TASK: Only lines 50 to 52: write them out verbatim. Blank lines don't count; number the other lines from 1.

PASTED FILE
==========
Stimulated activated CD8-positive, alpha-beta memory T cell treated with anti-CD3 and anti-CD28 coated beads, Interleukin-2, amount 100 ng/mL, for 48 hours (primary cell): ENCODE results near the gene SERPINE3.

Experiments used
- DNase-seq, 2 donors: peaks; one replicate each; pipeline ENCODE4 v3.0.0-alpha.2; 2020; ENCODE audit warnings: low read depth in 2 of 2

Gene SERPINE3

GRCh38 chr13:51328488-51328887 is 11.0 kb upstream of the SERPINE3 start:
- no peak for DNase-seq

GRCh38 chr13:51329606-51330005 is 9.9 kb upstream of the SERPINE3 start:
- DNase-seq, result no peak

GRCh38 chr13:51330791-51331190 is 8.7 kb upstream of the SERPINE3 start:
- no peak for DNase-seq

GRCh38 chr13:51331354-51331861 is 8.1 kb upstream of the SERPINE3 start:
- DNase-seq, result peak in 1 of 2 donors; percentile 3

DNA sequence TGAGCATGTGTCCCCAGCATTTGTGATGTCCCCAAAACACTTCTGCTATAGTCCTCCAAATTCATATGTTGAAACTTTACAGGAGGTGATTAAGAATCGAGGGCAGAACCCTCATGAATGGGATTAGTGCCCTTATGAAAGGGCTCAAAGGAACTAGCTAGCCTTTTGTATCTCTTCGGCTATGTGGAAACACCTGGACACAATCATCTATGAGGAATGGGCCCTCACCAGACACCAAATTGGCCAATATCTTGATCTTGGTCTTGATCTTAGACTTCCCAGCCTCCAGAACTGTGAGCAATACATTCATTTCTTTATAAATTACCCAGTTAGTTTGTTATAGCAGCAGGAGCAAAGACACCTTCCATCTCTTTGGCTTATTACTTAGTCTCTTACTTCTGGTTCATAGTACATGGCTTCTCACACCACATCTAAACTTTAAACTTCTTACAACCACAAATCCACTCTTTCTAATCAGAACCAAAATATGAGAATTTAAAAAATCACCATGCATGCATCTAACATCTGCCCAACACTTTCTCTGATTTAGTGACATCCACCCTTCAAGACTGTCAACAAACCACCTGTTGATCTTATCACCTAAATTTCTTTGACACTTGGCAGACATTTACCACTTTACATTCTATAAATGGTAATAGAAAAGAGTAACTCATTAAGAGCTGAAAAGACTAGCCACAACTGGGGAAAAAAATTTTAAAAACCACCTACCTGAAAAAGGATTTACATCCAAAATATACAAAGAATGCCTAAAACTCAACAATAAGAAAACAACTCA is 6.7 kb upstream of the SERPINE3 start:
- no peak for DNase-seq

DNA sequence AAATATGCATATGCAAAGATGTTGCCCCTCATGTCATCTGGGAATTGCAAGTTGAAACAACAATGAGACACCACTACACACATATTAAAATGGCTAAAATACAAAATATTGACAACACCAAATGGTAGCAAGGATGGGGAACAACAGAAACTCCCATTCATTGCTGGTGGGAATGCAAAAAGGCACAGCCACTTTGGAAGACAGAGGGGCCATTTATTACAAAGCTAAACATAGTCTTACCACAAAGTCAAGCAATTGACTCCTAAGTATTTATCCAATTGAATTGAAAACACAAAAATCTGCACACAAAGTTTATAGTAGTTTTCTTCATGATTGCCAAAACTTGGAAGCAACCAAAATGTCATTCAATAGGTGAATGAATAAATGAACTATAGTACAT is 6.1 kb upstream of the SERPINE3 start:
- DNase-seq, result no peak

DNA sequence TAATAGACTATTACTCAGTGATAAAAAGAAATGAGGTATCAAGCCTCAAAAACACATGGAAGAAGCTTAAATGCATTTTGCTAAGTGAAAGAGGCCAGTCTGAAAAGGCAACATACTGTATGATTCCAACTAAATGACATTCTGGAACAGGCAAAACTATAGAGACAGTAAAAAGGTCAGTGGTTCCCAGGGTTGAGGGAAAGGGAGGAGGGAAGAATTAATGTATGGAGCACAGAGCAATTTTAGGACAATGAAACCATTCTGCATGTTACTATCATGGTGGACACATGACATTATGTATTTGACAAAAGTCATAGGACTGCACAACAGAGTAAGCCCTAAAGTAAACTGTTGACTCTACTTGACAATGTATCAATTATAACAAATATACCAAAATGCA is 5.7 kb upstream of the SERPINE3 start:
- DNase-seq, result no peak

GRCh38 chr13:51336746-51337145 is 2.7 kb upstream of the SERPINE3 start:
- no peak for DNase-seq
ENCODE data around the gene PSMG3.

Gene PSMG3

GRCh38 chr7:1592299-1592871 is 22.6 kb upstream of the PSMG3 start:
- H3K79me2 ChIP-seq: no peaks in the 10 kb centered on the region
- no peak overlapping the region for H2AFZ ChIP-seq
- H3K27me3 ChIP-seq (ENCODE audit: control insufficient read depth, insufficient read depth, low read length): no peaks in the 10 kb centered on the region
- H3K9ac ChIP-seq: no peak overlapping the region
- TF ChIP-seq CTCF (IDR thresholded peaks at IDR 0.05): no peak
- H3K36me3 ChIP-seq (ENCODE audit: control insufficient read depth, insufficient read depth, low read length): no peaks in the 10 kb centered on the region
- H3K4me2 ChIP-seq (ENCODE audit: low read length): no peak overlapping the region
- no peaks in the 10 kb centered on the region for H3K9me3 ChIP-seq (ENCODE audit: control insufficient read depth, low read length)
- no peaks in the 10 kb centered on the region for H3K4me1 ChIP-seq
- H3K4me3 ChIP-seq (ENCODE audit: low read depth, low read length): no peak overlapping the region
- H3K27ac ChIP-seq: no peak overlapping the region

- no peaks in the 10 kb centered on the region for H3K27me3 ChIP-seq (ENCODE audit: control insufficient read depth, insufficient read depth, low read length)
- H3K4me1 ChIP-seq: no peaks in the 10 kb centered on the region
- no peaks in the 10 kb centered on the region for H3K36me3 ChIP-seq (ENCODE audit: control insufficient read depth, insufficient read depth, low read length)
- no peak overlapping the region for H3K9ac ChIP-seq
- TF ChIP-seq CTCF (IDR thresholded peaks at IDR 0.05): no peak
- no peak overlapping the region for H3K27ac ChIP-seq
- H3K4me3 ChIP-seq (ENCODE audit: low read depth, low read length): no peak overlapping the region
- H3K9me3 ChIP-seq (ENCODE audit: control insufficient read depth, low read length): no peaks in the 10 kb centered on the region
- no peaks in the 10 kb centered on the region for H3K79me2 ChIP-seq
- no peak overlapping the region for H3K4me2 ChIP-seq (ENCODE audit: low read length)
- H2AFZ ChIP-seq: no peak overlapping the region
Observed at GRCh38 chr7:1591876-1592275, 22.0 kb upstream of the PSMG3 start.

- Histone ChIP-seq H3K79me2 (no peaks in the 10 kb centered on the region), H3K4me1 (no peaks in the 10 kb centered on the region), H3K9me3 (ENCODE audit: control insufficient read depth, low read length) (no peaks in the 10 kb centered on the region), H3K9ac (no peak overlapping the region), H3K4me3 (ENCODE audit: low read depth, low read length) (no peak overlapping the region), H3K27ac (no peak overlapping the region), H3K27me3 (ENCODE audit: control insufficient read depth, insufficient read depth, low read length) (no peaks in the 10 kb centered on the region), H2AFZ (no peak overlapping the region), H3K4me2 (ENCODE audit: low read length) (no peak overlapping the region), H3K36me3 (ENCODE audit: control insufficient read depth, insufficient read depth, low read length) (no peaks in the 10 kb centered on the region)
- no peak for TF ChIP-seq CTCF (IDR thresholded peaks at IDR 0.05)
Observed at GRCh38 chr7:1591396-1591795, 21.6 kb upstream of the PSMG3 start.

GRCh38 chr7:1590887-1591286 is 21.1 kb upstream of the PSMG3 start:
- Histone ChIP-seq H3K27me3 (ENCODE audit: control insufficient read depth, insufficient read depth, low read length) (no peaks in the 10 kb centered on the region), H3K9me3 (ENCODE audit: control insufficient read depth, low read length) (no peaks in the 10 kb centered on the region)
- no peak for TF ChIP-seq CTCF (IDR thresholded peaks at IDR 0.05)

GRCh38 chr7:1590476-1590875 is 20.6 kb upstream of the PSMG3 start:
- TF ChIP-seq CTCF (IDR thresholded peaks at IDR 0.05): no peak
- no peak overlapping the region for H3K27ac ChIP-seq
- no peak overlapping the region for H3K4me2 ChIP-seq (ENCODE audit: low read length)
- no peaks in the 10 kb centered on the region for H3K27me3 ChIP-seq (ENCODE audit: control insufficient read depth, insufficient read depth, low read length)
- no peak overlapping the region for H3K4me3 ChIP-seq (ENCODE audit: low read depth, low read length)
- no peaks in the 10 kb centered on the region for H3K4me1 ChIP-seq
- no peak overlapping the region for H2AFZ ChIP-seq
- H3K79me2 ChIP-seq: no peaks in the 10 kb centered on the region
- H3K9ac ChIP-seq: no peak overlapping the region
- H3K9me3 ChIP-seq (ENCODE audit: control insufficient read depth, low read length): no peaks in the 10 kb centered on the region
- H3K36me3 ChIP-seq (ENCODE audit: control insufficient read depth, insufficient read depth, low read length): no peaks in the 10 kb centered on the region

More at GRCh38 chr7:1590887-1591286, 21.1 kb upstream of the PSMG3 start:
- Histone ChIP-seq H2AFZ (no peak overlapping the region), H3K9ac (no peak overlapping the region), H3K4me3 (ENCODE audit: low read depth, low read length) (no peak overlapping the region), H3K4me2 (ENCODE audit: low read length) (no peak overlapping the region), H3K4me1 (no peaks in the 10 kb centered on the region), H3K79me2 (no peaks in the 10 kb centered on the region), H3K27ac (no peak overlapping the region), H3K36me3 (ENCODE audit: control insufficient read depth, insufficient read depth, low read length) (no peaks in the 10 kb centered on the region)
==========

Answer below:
GRCh38 chr7:1590887-1591286 is 21.1 kb upstream of the PSMG3 start:
- Histone ChIP-seq H3K27me3 (ENCODE audit: control insufficient read depth, insufficient read depth, low read length) (no peaks in the 10 kb centered on the region), H3K9me3 (ENCODE audit: control insufficient read depth, low read length) (no peaks in the 10 kb centered on the region)
- no peak for TF ChIP-seq CTCF (IDR thresholded peaks at IDR 0.05)